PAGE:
We are Off! Traveling with the In-Laws

We are Off! Traveling with the In-Laws

This part is also important: If for some reason I do not have it all paid off before the interest rate is set to expire, I pay it off with my personal credit line. Or if you don’t have a credit line, pay it off with a balance transfer to another credit card. It doesn’t matter if it is a low interest one (but always call your credit card company and ask, because they often offer better rates on balance transfers compared to purchases) because the money will not be there long (and the balance should be much lower than your original transfer anyways. Continue trying to pay off as much as you can, but perhaps you have already booked your next adventure and again you have more travel bills. Credit cards like MBNA want your money, so it will not be long until there is another balance transfer offer or maybe even you already have one waiting. Transfer any balance back to the low interest credit card and get back to planning your next adventure.
You could do this really with anything, it doesn’t just have to be for travel, but my family believes that travel is much more enriching and worthwhile than a new couch, or new dining room table or a new patio set in the backyard!
Obviously this is only one factor to finding ways to make travel possible, coming soon we will fill you in with our lifestyle choices that enable us to make travel a priority!
oahu circle island drive views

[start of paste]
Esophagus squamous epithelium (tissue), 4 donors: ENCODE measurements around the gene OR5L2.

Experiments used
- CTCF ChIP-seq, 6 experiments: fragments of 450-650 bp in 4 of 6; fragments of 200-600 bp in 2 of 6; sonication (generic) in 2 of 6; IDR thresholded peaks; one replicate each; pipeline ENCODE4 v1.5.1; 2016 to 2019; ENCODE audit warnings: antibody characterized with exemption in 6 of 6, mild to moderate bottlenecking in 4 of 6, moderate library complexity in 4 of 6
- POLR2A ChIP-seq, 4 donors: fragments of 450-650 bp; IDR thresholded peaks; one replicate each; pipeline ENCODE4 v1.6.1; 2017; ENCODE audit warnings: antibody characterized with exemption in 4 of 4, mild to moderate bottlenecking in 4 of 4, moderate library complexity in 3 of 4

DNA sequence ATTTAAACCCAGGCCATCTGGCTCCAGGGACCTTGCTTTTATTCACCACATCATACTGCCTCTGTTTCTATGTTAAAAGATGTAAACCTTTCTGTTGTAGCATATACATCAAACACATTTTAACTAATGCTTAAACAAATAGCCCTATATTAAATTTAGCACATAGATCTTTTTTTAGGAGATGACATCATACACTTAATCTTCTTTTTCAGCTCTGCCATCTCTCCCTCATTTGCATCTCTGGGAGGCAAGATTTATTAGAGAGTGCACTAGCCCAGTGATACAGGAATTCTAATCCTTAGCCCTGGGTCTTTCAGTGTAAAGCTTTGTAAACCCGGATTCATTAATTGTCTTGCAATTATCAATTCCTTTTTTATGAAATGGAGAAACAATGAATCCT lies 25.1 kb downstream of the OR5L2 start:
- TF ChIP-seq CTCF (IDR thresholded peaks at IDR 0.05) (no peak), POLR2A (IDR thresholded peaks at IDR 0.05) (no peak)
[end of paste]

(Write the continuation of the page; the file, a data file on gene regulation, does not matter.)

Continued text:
Oahu, Hawaii

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How to Travel without Savings: Carpe Diem OUR Way offers tips on how to travel when you don't have a big savings account!

Lindsay is the founder and editor of Carpe Diem OUR Way. She left her career in Canada to share her love of travel with her two young boys. She is passionate about sharing adventure travel activities for families and to encourage others to explore the world. She resides in the suburbs of Vancouver when not jet setting abroad.

4 thoughts on “How to Travel without Savings

  1. Miia / Worldliciouz

    Wonder if there’s such a thing as credit line in Finland. I could really implement this strategy for my life – if it is in any way possible here. 😀 Thanks for sharing, I better start researching this more. 8)

  2. Zascha

    Travel is always possible if you just make it a priority, as you guys clearly do 🙂 I never saved up any money before I decided I wanted to travel. But after I had made my decision to travel the world, the money started building up in my savings account because I simply didn’t waste it on things I didn’t need 🙂

  3. Steph

    Really, really good idea and so logical but I had never thought of it before!! Also I had never heard of 0% interest credit cards in Canada – so am wondering if you are from the US? Or if this is just something the companies do not advertise.

    Thanks and I will share this via my Twitter account 🙂

    Steph from the pink backpack blog

    1. Lindsay Post author

      Hi Steph, we are from Canada – check out MBNA and Capital One – they are the most common, but i have seen them from Royal Bank and American Express Lately too!